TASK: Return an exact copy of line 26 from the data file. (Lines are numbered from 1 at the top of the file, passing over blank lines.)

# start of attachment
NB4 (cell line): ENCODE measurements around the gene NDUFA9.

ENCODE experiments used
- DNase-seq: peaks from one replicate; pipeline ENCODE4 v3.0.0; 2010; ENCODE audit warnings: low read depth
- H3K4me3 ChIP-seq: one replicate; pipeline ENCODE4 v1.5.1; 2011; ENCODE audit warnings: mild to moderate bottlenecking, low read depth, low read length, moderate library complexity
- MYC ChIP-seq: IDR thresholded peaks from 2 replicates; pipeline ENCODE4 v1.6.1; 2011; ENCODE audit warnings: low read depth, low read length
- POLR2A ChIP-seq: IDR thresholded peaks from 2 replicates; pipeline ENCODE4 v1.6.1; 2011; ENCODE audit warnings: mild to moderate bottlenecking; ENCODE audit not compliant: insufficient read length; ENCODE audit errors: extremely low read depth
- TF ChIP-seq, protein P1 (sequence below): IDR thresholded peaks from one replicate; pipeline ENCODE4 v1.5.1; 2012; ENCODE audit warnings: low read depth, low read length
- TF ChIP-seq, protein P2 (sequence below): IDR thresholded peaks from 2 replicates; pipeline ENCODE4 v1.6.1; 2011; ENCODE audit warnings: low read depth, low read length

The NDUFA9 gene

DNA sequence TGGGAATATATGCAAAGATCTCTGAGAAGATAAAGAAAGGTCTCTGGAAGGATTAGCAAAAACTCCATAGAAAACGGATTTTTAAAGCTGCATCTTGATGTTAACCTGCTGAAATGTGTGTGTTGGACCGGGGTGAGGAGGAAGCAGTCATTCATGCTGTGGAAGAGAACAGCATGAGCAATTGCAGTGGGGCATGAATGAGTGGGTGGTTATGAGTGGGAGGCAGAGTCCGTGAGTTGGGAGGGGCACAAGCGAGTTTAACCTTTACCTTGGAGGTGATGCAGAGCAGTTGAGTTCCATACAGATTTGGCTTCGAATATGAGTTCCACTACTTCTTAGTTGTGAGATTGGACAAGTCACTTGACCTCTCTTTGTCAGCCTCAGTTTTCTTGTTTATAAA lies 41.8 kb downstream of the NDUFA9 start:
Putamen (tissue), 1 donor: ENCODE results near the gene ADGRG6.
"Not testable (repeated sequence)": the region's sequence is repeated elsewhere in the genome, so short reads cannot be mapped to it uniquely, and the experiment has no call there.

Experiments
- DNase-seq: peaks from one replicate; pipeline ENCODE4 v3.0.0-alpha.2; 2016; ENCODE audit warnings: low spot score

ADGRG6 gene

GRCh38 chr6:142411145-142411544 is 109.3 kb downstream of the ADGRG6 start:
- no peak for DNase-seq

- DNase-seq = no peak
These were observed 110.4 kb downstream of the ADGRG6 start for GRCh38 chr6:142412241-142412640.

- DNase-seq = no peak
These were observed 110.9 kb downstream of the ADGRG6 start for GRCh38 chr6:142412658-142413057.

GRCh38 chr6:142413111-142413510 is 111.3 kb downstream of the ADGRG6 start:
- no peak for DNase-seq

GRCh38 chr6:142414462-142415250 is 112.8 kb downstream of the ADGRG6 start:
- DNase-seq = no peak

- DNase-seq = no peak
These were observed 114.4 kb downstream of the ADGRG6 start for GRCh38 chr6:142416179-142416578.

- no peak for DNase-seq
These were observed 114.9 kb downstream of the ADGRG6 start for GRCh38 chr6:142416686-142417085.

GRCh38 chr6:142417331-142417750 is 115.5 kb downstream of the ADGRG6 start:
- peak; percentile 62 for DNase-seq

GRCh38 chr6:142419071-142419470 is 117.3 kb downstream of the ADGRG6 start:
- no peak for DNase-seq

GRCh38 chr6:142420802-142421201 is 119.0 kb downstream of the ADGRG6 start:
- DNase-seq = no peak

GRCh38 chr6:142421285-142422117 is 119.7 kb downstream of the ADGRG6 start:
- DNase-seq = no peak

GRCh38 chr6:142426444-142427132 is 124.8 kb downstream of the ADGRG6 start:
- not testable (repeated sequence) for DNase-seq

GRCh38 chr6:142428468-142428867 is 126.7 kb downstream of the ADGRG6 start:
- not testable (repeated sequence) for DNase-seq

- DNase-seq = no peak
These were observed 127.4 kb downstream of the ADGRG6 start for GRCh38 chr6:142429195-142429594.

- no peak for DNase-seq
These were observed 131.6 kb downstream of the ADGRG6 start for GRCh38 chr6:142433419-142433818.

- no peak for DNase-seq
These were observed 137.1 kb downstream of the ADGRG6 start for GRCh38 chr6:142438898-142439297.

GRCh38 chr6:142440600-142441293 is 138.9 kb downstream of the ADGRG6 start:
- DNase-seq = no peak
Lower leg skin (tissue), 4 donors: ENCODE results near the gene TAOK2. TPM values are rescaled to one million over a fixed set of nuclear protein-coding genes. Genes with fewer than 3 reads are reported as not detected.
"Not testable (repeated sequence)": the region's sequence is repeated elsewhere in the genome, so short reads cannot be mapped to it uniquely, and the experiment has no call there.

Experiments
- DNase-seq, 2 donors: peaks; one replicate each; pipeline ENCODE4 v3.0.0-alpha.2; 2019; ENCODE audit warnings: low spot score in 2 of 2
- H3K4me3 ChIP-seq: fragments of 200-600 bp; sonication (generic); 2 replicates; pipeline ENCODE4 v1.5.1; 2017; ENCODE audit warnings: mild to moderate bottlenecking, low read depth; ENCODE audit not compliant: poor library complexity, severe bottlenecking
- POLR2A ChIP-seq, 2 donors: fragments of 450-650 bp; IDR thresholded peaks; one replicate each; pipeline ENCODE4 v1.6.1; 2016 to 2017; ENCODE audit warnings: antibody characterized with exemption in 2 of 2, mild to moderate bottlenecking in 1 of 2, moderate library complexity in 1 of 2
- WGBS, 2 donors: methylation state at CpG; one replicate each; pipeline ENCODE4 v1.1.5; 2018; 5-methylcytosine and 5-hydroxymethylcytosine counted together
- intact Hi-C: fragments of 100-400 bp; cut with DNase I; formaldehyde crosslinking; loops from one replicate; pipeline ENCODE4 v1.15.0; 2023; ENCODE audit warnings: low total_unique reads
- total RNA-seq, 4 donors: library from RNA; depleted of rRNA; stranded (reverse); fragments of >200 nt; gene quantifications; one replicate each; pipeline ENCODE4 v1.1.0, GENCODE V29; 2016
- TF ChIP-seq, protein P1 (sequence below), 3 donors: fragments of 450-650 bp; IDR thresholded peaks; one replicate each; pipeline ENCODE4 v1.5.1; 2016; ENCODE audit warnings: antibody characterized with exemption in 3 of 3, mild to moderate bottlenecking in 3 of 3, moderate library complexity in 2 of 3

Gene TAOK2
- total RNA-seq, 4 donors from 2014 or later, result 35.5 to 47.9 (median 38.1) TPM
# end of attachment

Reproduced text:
- DNase-seq = no peak